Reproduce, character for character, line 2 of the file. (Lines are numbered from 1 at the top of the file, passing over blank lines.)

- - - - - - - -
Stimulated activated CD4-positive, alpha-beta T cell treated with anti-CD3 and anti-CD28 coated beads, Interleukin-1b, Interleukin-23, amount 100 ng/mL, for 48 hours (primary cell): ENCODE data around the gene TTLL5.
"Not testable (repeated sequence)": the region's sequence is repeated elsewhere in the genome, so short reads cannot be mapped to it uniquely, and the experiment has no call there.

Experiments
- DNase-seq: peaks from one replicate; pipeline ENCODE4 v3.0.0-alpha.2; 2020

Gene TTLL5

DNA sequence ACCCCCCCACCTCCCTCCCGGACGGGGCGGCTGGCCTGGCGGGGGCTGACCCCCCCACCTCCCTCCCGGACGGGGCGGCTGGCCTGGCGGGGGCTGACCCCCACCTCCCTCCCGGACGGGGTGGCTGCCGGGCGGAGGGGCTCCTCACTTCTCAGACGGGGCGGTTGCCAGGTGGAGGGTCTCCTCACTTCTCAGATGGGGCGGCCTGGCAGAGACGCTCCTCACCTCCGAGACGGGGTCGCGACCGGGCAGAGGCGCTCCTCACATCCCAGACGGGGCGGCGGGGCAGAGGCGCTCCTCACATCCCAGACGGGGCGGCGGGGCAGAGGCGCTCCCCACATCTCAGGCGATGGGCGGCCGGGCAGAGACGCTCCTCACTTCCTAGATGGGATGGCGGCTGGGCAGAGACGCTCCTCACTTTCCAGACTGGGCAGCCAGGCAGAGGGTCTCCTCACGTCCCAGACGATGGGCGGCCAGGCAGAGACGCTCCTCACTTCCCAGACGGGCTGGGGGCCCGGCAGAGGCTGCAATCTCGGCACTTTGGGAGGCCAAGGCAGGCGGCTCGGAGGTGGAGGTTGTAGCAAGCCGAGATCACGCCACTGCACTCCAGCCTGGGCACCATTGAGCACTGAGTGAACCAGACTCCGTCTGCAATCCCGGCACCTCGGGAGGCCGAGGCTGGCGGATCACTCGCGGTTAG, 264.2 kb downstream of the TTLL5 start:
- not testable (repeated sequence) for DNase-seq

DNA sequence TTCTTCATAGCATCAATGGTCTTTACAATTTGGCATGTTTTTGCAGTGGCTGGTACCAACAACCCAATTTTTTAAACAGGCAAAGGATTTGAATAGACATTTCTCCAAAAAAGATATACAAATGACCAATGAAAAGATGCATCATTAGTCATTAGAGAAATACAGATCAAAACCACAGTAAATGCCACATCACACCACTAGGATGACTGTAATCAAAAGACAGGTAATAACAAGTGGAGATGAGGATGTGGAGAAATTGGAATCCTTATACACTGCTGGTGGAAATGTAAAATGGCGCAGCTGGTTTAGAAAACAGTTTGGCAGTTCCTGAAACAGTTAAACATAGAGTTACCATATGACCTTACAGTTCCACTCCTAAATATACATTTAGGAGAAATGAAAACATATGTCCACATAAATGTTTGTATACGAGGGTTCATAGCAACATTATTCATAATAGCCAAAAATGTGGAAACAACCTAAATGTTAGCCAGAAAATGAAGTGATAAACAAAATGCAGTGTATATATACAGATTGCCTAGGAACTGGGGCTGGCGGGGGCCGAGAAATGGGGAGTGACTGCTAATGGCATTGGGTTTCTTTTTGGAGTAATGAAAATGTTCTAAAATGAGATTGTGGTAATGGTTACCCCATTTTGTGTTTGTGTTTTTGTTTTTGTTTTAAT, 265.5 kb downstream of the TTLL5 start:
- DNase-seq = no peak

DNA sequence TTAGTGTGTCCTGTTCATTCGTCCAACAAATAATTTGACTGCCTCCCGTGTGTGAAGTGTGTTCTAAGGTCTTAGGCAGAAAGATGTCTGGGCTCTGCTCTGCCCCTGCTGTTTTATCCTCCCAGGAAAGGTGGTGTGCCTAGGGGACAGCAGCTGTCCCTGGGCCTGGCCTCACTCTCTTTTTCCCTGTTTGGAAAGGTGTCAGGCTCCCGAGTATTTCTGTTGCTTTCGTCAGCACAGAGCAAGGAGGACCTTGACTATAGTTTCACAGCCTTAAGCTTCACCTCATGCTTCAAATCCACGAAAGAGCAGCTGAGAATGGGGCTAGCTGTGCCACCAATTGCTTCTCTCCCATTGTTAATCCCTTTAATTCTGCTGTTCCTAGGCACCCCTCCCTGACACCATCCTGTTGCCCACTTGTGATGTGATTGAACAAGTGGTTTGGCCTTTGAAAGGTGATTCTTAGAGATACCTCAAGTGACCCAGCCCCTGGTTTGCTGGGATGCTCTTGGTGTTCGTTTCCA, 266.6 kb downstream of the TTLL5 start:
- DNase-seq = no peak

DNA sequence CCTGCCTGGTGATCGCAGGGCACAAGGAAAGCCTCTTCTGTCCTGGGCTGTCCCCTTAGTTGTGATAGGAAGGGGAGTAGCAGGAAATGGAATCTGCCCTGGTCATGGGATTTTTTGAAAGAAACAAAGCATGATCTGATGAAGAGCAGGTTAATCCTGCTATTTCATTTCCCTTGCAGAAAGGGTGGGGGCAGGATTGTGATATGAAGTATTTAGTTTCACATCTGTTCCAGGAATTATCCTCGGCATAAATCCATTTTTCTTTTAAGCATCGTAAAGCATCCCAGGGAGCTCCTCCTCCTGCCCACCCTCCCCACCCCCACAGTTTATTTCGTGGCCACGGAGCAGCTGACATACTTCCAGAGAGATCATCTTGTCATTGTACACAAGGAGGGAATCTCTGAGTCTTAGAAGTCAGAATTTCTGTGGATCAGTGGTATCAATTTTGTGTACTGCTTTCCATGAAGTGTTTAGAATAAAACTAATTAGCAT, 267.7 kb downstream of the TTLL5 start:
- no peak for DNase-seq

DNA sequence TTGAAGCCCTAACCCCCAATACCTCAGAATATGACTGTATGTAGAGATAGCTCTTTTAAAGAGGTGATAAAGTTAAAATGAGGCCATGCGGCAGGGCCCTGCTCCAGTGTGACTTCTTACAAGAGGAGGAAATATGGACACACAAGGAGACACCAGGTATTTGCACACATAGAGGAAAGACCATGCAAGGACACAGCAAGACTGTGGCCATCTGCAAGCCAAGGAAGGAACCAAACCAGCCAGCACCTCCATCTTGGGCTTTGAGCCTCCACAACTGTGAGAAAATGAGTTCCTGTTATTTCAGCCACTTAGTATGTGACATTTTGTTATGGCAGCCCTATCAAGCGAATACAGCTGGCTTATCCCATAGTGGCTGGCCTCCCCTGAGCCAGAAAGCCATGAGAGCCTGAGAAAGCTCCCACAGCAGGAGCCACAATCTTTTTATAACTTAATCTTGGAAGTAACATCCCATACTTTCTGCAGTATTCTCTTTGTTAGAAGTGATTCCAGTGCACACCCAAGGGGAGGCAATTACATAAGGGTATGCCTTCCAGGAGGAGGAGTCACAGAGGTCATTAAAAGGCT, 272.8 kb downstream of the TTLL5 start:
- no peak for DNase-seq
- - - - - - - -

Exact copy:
"Not testable (repeated sequence)": the region's sequence is repeated elsewhere in the genome, so short reads cannot be mapped to it uniquely, and the experiment has no call there.